Wednesday, May 28, 2014

Open Letter from Texaco's Victims to Chevron's Shareholders
We are those who Chevron is constantly trying to silence. We come to you, the shareholders, looking for the most basic empathy and respect we deserve as human beings. We ask but a minute of your time to read this brief letter in its totality.
You have been told – and will be told again and again – that the trial in Ecuador is but a fraud. However, no one has been able to deny the damage oil drilling has done to our land and lives. A great many of us are sick; others have already passed away. This tragedy came to happen because Texaco chose to design and construct installations with sub-par (or outright obsolete) technology: instead of using tanks, they drilled huge, unlined open-air pits directly in the ground, and used them to contain all the sludge and toxic water. This waste was then poured directly into the rivers of our Rainforest. Even though the technology was readily available, the designers and operators at Texaco did not re-inject A SINGLE DROP OF TOXIC WATER back into the ground, as they should've done. When they left they simply buried their pollution, where it remains still, poisoning us.
That's an undeniable fact.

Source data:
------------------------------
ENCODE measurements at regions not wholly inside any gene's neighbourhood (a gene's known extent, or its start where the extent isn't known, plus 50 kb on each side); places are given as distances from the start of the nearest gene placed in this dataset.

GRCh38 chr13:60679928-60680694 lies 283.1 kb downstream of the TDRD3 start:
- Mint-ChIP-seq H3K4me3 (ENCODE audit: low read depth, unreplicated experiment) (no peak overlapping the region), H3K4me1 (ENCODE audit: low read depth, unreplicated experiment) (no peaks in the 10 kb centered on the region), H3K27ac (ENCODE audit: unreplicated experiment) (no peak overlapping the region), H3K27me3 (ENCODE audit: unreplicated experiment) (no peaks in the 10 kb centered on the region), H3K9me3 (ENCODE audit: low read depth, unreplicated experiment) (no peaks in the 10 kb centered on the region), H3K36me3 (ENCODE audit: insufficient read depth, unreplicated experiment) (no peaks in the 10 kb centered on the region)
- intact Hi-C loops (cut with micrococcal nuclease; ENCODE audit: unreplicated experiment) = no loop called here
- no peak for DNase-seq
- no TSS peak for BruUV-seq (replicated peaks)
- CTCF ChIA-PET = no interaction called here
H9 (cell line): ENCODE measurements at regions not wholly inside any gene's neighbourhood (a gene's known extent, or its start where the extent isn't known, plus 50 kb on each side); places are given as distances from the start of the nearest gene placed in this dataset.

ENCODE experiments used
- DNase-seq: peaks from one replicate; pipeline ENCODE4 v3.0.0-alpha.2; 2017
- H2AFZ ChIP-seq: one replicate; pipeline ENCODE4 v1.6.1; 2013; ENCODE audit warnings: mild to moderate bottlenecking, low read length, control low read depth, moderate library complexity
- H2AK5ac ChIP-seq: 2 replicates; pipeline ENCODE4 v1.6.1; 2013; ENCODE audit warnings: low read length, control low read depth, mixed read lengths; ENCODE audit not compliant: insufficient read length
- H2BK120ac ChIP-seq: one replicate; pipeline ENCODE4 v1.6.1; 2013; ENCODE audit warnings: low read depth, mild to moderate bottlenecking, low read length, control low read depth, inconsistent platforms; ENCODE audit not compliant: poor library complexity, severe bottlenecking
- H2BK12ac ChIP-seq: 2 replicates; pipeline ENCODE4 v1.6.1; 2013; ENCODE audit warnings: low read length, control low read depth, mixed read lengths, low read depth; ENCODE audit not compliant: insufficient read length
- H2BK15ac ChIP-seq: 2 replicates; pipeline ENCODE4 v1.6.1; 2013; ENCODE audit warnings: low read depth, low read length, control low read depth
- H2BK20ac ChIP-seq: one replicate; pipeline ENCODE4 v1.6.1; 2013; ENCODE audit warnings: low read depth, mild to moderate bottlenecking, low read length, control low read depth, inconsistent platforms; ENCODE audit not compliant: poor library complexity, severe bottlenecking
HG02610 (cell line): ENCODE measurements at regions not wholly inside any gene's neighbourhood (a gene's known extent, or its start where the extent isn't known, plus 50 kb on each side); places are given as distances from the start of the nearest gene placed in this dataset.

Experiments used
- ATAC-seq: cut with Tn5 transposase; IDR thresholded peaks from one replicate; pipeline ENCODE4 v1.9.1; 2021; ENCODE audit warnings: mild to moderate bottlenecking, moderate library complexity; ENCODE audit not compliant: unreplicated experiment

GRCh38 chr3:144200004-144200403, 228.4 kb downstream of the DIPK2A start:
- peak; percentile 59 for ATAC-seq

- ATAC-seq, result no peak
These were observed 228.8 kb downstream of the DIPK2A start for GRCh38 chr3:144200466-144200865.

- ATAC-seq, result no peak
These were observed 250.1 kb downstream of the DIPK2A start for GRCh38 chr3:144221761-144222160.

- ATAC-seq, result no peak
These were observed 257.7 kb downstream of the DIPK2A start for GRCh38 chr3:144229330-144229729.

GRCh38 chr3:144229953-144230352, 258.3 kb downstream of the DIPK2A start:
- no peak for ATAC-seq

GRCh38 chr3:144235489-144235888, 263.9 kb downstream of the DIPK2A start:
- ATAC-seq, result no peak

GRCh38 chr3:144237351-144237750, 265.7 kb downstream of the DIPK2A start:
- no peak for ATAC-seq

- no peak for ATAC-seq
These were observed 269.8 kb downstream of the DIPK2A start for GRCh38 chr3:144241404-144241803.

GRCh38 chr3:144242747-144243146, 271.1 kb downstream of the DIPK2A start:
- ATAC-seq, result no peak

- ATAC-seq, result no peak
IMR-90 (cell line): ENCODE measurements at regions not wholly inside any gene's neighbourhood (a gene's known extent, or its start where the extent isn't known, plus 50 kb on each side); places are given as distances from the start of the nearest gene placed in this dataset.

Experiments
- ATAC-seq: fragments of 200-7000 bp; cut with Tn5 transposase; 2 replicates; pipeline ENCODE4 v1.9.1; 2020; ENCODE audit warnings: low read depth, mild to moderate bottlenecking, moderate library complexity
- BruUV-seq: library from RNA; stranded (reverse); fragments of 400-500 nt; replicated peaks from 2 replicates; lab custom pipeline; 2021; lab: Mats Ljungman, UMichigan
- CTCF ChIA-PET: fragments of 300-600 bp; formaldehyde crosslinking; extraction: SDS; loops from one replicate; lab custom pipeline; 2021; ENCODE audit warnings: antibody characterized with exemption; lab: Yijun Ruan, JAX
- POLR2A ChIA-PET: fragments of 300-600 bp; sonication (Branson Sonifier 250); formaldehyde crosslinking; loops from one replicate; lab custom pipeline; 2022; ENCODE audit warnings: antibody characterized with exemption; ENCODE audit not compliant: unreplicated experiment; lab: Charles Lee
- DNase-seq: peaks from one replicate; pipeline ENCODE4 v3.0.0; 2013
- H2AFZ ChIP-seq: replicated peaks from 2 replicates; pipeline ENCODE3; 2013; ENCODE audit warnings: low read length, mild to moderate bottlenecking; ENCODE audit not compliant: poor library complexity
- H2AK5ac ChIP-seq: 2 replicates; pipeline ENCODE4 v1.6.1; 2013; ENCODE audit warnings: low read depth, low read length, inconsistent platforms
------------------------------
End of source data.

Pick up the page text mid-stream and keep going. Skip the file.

Chevron's management constantly speaks about a (nonexistent) fraud. What they haven´t told you, is that the judicial decision upon which they base their fraud allegations is anchored on the testimony of an Ecuadorian judge that was separated from the judiciary under very suspicious circumstances. You're probably also unaware of the fact that we were denied of basic constitutional rights, such as being heard by a jury of our peers. The vast majority of us have never set foot in the United States, and probably never will – however, we've already been labeled as criminals that tried to "extort" money out of an American corporation. We, the real victims in this matter, do not have the necessity of bribing any judge: the evidence on record is clear, eloquent and powerful, and the harm cannot be hidden. Also, suggesting that humble residents of the Amazon have funds to orchestrate such a fraud is preposterous.
The truth is, we originally filed suit in New York in 1993, and it was Texaco's lawyers who asked for the company to be tried in Ecuador. Our only alternative was to re-file the legal action in our country's courts, and after 20 years of bitter battle, we emerged victorious. But now, our legitimate demands for justice are seen as a fraud in the eyes of a New York judge: a scheme supposedly planned by American lawyers. This judge determined that we, the victims, don't exist (by calling us "the so-called plaintiffs") and called for the decisions from our domestic tribunals to be ignored worldwide.


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